Try this healthy pregnancy diet, especially if you're vegetarian
A nutritionist verifies the pros and cons of going green
An Olympian wading through frozen waters is only a shade more hardcore than a pregnant woman. Three-month-long bouts of nausea, unforeseen mood swings, and eating, breathing and expelling for a whole other being also feature as part of the “magical” experience that is pregnancy. But on rare occasions, the clouds of acute fatigue and unreasonable food cravings part and warriors like Chef Vanika Choudhary emerge unscathed (with a little help from her plant-based healthy pregnancy diet).
Choudhary claims to have had no binge food cravings at all. Her lifestyle and food habits remained relatively unchanged (she just added organic eggs to her diet). “Being plant-based is less of a diet and more of a lifestyle. The more you categorise it as a diet, the more you fall into this trap of losing weight and end up creating a negative relationship with food,” says Choudhary, who is also the founder of one of Mumbai’s most popular organic restaurants, Sequel. Along with being a certified yoga instructor, Choudhary has also managed to make healthy taste good for all of Mumbai.
Here is Vanika Chaudhary’s guide for all pregnant women who want to flush the toxins out and scrub their diets clean.
Healthy pregnancy diet, especially for vegetarians
Keep toxins at bay
It’s never easy to transform your eating habits. And when you’re pregnant, your body is changing and there’s a baby pressing down on your bladder, all you really want is a bowl of ice-cream with hot fudge. How then do you make sure your transition to a healthy pregnancy diet is smooth and doesn’t turn your world upside down? Eating tons of fruits and vegetables is the most common answer but it comes with the risk of pesticide exposure.“For pregnant women in their first trimester, considerable effort should be taken to avoid or limit exposure to pesticides. During this early stage of pregnancy, a baby’s major organs are developing and thus, are susceptible to chemicals that can lead to permanent defects,” says medical doctor and lifestyle and weight management specialist, Dr Vishakha Shivdasani. Choudhary gives us the cheat sheets to eating healthy with minimum pesticide exposure – the Dirty Dozen and Clean Fifteen.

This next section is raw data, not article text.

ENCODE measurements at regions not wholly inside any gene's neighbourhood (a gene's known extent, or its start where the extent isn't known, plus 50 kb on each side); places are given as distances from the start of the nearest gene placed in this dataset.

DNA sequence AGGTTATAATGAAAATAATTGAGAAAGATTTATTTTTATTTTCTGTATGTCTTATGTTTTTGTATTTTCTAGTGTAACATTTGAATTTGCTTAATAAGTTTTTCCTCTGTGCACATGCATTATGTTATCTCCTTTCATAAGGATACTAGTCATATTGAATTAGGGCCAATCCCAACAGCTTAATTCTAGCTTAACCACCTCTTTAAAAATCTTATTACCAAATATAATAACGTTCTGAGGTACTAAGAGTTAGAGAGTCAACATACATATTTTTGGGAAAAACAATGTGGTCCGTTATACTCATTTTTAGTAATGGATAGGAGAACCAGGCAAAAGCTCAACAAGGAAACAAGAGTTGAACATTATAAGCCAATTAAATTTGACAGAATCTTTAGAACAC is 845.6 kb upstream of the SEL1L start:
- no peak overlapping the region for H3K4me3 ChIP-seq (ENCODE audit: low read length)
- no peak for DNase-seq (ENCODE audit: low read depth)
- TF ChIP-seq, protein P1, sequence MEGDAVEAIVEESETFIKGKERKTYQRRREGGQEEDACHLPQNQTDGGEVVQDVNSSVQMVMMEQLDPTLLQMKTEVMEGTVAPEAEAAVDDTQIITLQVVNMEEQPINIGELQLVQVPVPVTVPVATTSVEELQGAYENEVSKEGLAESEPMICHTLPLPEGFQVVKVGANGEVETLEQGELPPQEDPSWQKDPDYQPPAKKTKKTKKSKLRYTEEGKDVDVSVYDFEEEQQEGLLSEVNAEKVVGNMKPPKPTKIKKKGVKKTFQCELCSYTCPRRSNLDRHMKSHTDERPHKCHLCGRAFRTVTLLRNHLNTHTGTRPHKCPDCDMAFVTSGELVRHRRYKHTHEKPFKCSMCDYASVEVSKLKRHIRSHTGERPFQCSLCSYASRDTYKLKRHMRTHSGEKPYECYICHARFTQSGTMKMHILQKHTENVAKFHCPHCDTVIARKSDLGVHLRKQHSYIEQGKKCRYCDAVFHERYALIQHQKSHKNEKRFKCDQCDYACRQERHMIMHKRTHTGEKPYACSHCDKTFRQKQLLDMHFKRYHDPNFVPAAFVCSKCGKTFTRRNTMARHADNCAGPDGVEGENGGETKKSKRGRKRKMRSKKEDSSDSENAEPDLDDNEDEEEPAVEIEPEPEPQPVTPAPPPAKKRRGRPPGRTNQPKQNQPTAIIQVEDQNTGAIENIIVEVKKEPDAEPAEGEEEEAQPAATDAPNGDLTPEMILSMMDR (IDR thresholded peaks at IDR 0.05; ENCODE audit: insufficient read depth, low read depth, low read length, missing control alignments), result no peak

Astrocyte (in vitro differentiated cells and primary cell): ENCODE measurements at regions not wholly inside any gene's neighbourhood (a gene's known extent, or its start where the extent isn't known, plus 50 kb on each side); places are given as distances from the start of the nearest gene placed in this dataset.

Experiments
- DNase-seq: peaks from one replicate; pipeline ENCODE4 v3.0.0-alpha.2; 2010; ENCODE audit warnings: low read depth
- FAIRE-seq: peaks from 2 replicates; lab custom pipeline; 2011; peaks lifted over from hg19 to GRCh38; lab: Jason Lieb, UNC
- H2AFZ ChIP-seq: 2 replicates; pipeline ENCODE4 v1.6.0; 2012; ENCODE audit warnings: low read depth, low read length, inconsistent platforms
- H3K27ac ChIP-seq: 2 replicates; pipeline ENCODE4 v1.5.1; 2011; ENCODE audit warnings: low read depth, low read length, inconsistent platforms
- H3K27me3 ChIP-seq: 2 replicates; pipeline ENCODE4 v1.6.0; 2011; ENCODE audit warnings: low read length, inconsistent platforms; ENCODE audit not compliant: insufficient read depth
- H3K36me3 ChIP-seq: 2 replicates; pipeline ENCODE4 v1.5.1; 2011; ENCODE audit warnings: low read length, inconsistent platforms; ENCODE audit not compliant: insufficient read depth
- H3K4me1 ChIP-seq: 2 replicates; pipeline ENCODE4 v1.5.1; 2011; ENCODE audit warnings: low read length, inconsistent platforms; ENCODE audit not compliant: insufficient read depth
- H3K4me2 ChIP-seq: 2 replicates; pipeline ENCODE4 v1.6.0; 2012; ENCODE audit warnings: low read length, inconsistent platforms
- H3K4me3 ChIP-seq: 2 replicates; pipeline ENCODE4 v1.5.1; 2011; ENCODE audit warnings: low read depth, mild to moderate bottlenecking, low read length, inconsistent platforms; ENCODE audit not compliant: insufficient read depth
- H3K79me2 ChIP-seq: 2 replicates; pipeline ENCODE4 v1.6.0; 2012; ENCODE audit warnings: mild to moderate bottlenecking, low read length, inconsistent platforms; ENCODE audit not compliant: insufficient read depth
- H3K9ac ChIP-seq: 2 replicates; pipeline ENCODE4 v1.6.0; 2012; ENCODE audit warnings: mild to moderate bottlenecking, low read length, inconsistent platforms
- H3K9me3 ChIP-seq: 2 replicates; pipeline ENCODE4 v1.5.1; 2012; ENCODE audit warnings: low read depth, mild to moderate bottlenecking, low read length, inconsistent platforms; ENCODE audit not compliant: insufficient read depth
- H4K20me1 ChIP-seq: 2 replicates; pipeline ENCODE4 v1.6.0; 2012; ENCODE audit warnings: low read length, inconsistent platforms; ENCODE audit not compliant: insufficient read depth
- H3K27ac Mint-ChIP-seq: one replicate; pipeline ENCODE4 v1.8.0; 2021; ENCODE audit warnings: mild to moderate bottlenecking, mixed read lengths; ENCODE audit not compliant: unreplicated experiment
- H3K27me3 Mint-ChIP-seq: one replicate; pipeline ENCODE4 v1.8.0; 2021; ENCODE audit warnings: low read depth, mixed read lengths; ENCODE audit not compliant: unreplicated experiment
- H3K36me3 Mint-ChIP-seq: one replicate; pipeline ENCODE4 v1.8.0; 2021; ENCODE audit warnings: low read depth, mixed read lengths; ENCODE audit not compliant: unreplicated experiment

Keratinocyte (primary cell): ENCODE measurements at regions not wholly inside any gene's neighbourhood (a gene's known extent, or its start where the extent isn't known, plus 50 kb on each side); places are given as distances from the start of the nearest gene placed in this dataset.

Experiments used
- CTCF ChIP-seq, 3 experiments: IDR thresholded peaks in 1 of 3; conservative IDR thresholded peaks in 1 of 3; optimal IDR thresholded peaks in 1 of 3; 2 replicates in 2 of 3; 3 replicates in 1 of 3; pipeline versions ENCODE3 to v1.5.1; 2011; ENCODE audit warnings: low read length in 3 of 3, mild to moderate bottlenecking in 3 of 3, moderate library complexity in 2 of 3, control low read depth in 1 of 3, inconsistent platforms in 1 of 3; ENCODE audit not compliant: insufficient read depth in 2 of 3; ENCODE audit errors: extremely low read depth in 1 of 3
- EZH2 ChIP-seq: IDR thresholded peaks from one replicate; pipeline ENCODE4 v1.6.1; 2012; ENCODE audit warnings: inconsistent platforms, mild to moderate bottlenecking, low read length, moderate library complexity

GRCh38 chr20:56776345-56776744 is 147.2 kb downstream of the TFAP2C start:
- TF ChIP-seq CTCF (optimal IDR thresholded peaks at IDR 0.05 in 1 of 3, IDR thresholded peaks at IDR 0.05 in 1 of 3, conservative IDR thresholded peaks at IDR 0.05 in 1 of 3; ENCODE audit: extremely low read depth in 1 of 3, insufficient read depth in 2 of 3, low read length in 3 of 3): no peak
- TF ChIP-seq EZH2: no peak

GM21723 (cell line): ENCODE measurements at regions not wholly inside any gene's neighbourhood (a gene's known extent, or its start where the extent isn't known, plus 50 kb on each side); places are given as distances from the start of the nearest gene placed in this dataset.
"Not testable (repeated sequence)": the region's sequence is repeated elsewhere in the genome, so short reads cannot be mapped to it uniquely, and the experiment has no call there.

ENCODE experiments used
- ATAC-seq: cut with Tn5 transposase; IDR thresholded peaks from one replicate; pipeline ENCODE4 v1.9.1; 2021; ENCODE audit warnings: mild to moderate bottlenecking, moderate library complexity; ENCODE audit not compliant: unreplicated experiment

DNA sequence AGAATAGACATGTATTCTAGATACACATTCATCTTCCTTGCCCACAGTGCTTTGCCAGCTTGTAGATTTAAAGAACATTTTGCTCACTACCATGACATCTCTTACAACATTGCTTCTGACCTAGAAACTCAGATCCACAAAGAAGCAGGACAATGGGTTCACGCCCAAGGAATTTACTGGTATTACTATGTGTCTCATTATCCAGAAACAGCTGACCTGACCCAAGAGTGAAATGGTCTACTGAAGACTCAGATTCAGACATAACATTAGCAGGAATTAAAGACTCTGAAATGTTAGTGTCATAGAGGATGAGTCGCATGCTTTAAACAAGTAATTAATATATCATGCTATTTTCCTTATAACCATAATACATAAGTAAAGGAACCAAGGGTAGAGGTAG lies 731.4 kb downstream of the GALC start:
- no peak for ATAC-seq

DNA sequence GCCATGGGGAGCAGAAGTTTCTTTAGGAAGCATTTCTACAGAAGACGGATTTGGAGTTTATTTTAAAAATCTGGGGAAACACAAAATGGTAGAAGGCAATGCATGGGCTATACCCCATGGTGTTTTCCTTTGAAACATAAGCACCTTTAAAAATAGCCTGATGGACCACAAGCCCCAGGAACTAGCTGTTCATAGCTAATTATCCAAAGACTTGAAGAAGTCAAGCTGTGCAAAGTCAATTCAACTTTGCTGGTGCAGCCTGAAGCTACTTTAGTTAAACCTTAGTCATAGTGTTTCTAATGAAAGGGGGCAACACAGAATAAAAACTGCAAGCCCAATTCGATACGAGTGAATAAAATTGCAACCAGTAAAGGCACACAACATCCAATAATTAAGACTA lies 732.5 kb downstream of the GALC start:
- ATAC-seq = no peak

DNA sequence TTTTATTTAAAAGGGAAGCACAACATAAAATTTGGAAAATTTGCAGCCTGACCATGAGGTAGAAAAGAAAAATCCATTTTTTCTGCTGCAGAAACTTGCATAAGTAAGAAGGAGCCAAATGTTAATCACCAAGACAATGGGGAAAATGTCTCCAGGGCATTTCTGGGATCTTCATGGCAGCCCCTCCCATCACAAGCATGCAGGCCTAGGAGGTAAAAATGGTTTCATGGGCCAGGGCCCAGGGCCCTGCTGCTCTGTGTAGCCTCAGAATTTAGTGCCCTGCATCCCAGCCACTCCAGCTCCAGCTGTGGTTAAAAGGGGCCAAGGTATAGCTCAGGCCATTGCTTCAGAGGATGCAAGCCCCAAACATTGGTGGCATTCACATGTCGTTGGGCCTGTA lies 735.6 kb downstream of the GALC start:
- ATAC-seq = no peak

The Dirty Dozen list features fruits and vegetables (usually thin-skinned) that absorb the maximum amount of toxins and pesticides, and should be substituted with organic alternatives. “For those starting off or those who find it difficult to adopt an organic lifestyle overnight, doing away with the Dirty Dozen is an easy transition. It also makes for a really effective first step towards eating healthy,” says Choudhary.
Strawberries top the The Environmental Working Group’s (EWG) Dirty Dozen edition for 2019. The list also features spinach, kale, nectarines, apples, grapes, peaches, cherries, pears, tomatoes, celery and potatoes. Hot peppers too have managed to bag a special mention.
The Clean Fifteen lie on the other end of the spectrum and absorb the least number of toxins. Good news for all avo-toast lovers, the vegetable tops EWG’s Clean Fifteen list for 2019. It is followed by sweet corn, pineapples, frozen sweet peas, onions, papayas, eggplants, asparagus, kiwi, cabbage, cauliflower, cantaloupe, broccoli, mushroom and honeydew melons.
As widely acclaimed as these lists are, Dr. Shivdasani still advises women to take simple cautionary measures when creating a healthy pregnancy diet, “Recent research has found that rinsing under plain tap water for at least 30 seconds significantly reduces residues of nine out of the 12 identified pesticides.”
Animal products – what to eat and what to avoid
“Poultry and dairy are usually the most common triggers for allergies, and this is because of the hormones the animals are injected with to increase the quantity of produce,” says Choudhary. Minimising dairy could be your first step towards weaning off animal products. Nut milk, oat milk and rice milk are some alternatives to milk. “I don’t recommend soya milk in pregnancy because of its oestrogen effect,” explains Dr. Shivdasani.